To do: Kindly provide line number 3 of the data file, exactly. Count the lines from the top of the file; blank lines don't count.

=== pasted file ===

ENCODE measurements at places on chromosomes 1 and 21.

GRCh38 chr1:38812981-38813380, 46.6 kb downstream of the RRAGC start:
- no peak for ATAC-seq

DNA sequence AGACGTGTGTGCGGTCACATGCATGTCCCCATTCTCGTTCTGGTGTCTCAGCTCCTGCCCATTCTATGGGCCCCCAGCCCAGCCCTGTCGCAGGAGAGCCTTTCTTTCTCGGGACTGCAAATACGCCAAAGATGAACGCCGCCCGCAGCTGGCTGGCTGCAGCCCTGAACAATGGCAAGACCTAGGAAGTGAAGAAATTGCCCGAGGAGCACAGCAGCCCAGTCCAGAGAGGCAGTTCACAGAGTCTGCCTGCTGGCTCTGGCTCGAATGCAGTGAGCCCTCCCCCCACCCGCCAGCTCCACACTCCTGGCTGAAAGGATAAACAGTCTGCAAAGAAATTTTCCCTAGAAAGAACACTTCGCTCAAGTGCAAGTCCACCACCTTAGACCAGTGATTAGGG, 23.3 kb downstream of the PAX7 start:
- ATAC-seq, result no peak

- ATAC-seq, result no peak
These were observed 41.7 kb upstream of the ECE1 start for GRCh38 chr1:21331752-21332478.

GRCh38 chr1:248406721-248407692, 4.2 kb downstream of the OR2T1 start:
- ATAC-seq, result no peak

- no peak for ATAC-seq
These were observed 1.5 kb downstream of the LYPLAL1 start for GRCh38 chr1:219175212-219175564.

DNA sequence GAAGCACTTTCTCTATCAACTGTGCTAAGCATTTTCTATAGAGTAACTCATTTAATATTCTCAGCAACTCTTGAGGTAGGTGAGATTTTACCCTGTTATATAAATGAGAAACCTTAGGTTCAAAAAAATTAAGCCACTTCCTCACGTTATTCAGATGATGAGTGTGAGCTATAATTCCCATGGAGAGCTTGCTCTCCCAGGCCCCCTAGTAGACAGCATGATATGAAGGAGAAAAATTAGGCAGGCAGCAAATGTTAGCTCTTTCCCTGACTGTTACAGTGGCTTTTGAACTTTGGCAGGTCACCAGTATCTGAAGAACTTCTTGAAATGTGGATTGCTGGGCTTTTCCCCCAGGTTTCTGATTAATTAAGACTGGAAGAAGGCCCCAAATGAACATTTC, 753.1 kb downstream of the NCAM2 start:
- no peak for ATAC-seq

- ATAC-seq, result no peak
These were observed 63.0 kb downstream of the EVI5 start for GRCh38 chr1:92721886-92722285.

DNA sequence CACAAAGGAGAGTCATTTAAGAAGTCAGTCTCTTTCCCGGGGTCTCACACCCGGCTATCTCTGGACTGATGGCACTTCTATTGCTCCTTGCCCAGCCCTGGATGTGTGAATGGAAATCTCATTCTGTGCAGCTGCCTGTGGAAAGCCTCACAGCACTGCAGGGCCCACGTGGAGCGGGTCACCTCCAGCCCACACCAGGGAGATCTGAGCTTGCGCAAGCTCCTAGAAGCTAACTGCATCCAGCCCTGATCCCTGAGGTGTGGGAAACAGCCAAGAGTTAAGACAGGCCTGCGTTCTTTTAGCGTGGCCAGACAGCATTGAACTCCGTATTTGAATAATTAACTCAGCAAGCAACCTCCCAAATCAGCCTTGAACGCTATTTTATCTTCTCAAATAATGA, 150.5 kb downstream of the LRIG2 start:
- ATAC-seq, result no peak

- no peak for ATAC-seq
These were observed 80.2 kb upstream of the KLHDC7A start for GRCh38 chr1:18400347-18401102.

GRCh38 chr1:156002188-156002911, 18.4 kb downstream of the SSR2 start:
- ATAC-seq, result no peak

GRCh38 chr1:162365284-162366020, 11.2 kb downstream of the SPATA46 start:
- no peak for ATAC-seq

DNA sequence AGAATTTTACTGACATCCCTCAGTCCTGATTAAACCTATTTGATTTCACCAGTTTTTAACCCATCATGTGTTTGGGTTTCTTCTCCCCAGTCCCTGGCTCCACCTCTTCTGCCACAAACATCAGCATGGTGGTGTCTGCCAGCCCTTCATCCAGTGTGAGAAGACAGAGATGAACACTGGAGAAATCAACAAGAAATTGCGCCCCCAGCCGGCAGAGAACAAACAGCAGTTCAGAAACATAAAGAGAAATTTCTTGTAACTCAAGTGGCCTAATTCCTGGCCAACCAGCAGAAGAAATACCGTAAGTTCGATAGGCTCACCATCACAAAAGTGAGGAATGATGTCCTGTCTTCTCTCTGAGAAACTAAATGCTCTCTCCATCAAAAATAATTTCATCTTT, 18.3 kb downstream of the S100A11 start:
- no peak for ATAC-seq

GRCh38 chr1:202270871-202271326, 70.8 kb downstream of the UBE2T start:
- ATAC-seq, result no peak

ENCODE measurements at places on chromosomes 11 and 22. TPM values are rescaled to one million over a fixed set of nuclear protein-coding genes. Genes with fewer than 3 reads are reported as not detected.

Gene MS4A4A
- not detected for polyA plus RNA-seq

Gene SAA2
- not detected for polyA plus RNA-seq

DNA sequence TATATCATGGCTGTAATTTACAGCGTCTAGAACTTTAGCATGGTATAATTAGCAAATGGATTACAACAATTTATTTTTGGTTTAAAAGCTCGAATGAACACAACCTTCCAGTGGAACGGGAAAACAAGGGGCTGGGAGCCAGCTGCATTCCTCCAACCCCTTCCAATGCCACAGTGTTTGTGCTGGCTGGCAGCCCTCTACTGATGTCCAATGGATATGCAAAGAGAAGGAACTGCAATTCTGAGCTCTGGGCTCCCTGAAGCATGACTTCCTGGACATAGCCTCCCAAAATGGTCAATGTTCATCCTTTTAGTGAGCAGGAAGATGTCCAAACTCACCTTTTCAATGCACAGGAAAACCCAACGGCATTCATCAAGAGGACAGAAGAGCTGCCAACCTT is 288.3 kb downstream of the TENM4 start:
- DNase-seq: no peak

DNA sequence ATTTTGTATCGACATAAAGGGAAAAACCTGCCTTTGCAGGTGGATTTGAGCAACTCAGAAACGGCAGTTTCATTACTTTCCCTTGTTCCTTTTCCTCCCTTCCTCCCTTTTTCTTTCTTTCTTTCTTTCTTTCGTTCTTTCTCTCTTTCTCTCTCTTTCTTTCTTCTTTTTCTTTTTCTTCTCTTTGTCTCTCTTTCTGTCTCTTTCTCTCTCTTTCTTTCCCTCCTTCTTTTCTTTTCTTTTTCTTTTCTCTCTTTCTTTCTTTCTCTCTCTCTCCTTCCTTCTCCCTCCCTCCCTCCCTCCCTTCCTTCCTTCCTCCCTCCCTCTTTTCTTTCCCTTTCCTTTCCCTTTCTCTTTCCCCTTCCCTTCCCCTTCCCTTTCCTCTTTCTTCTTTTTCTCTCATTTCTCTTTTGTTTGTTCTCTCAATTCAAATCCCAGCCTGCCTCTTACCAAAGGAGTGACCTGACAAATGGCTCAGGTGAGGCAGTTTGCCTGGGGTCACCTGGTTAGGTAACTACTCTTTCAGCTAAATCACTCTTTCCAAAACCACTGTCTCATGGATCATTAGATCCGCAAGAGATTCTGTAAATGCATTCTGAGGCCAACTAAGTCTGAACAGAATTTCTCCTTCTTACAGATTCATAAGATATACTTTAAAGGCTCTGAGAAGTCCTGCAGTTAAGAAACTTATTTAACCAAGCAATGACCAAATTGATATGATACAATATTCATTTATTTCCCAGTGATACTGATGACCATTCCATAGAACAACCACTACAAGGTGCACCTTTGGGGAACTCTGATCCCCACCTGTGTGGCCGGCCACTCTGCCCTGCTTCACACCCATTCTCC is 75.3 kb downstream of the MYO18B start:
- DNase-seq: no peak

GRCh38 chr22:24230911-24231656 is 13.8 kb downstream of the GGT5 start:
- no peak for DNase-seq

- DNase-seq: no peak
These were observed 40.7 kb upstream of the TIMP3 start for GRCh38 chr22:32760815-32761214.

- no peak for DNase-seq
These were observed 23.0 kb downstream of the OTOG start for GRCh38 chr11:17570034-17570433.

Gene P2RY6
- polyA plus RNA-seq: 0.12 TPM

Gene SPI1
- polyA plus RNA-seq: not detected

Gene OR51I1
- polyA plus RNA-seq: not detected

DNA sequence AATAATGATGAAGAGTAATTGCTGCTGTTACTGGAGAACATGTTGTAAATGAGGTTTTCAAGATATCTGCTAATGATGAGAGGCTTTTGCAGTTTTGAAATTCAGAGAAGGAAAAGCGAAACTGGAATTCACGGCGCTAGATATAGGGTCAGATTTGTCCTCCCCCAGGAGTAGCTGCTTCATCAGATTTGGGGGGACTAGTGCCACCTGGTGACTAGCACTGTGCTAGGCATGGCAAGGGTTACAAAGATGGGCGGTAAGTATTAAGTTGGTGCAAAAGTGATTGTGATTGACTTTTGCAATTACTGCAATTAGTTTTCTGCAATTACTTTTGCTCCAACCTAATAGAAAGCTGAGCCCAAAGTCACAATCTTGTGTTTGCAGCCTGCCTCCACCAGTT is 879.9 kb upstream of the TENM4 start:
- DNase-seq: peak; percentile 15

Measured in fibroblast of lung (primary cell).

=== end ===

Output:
- no peak for ATAC-seq